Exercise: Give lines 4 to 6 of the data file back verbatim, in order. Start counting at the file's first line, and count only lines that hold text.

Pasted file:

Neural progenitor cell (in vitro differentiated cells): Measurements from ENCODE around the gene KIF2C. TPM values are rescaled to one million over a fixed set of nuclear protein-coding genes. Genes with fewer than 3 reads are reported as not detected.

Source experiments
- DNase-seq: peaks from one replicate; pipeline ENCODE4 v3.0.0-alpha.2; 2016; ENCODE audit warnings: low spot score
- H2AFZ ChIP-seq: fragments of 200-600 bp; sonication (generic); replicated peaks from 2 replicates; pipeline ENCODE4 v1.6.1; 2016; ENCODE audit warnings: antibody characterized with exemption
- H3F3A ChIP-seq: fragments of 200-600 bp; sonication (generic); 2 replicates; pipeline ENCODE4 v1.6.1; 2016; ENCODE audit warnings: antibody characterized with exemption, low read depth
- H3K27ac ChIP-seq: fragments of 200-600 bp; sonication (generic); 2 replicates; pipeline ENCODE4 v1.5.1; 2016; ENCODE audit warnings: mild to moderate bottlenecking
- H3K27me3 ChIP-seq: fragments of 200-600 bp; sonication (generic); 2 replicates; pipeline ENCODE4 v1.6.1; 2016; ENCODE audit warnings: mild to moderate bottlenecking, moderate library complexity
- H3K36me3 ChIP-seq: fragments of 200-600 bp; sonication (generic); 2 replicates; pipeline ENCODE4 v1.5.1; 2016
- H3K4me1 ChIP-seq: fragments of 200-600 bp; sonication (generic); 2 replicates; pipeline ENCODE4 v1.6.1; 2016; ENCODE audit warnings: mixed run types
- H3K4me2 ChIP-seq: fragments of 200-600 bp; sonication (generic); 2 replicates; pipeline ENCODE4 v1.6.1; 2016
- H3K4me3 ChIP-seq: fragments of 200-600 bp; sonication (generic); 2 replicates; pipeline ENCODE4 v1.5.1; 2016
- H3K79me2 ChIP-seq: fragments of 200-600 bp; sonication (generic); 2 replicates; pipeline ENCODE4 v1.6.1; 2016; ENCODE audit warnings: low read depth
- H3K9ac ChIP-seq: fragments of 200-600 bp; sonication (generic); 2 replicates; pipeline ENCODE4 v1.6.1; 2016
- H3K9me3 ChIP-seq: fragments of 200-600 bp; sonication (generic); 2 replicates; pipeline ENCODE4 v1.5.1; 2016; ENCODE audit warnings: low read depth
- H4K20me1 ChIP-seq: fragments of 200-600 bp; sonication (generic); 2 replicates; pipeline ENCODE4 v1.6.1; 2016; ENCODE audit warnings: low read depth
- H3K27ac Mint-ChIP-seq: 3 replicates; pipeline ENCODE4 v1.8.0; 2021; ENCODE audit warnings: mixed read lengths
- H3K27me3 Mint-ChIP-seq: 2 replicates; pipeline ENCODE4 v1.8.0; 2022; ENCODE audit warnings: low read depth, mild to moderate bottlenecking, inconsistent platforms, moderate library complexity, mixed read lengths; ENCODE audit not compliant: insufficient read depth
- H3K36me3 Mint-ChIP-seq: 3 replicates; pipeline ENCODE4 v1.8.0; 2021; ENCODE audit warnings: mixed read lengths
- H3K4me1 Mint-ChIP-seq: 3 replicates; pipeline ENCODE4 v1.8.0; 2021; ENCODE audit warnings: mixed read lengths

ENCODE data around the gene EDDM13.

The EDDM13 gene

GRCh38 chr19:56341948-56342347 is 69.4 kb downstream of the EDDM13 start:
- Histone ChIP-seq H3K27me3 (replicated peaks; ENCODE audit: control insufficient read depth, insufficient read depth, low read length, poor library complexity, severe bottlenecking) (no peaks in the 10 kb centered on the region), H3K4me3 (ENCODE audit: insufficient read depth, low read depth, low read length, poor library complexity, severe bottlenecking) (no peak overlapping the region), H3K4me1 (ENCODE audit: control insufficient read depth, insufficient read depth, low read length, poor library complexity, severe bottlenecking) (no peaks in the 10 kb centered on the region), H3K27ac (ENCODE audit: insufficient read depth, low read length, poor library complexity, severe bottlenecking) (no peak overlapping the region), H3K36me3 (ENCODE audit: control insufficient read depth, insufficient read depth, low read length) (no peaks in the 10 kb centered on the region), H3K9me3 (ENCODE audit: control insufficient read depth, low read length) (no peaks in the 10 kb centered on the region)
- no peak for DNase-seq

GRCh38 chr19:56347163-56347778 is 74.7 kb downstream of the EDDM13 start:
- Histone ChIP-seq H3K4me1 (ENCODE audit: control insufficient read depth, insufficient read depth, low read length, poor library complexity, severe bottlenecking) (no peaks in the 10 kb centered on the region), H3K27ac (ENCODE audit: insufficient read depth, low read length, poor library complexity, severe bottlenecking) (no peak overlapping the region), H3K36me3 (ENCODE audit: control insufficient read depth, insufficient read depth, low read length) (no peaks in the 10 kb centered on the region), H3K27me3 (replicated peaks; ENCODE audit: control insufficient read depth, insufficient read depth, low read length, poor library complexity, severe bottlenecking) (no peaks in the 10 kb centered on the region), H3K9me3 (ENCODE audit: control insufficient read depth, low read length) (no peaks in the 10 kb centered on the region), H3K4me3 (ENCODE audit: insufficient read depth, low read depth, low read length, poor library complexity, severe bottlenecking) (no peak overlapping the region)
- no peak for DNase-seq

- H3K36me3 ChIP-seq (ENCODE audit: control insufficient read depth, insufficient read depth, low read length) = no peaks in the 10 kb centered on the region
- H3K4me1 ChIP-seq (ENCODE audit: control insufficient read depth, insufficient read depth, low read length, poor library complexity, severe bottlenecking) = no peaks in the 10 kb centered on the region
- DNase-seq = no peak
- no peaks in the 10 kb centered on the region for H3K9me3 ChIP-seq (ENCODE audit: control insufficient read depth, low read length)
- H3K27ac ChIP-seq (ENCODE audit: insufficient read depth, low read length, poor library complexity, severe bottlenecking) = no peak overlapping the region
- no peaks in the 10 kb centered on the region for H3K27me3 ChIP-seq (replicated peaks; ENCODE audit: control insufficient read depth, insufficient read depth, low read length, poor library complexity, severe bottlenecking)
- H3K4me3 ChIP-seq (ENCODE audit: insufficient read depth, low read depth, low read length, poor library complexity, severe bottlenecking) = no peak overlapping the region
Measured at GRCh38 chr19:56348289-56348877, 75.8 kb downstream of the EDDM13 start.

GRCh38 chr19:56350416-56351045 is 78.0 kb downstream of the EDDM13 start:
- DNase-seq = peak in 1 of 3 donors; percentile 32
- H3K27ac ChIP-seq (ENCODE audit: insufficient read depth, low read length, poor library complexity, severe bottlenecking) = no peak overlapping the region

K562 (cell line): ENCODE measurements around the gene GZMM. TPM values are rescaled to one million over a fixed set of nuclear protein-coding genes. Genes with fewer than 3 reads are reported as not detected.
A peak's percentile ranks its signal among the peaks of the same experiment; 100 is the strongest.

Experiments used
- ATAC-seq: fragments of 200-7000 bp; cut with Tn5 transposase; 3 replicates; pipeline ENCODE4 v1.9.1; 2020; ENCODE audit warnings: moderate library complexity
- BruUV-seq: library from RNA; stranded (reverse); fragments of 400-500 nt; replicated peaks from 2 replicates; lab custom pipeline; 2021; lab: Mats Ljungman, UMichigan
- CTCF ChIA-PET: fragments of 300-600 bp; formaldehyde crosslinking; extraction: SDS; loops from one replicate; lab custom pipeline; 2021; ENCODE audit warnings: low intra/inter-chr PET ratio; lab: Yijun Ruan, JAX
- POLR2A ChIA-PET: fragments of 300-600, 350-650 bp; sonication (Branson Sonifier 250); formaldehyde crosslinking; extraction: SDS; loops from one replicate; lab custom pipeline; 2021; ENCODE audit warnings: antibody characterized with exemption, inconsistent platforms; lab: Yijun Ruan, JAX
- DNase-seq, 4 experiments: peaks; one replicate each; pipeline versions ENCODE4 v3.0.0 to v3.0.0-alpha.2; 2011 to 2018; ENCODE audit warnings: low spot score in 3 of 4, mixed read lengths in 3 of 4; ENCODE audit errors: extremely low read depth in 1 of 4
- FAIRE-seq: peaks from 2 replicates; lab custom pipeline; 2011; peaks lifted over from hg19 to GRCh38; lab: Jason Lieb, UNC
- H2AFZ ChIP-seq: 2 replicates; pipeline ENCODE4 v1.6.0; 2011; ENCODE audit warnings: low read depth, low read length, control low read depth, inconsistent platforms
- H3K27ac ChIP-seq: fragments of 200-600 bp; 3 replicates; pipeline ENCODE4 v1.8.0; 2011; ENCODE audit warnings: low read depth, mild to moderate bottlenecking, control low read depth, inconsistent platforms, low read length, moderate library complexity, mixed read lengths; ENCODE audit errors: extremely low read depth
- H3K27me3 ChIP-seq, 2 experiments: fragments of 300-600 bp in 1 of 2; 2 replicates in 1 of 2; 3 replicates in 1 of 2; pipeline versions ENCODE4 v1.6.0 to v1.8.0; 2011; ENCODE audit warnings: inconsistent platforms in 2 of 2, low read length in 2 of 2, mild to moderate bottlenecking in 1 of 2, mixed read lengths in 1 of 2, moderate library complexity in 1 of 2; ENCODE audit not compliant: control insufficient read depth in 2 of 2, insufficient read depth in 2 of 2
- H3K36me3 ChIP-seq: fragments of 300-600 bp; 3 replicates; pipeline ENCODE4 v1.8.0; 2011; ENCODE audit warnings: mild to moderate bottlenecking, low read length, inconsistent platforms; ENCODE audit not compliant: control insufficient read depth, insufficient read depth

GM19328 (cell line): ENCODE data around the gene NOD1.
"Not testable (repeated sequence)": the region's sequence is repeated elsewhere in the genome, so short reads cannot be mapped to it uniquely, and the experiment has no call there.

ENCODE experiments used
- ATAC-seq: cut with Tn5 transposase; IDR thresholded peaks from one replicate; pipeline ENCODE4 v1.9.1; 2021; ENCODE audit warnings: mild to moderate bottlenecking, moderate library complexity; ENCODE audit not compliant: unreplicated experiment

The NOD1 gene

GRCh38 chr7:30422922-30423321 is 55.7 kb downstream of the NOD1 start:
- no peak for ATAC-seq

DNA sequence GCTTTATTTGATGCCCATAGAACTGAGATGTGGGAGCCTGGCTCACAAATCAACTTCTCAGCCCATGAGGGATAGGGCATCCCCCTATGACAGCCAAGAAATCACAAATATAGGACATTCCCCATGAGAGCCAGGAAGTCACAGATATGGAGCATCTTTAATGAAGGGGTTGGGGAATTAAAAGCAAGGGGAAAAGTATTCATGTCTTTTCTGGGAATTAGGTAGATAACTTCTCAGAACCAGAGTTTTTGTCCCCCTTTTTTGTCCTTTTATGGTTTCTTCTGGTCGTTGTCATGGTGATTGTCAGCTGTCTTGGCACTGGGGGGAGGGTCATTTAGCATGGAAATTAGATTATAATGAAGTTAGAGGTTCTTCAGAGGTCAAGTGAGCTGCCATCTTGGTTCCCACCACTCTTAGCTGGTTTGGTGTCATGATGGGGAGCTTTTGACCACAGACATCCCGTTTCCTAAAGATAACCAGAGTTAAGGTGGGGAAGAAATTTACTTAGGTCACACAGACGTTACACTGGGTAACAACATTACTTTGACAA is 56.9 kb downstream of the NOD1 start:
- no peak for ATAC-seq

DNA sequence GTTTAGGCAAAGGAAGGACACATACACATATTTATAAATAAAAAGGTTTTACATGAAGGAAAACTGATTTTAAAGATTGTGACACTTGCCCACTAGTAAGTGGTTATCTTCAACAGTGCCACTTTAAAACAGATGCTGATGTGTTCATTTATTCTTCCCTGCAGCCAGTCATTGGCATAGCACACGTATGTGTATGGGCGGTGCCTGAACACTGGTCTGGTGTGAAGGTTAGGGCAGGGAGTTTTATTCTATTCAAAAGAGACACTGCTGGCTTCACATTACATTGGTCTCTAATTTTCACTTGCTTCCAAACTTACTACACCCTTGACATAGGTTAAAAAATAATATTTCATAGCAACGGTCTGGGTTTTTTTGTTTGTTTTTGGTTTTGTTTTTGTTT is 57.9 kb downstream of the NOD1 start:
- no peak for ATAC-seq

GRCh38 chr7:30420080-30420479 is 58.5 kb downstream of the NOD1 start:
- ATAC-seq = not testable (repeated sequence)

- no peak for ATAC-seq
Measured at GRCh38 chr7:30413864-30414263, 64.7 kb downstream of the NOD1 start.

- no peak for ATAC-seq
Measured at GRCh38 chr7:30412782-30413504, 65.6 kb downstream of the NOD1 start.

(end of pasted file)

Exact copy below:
- H2AFZ ChIP-seq: fragments of 200-600 bp; sonication (generic); replicated peaks from 2 replicates; pipeline ENCODE4 v1.6.1; 2016; ENCODE audit warnings: antibody characterized with exemption
- H3F3A ChIP-seq: fragments of 200-600 bp; sonication (generic); 2 replicates; pipeline ENCODE4 v1.6.1; 2016; ENCODE audit warnings: antibody characterized with exemption, low read depth
- H3K27ac ChIP-seq: fragments of 200-600 bp; sonication (generic); 2 replicates; pipeline ENCODE4 v1.5.1; 2016; ENCODE audit warnings: mild to moderate bottlenecking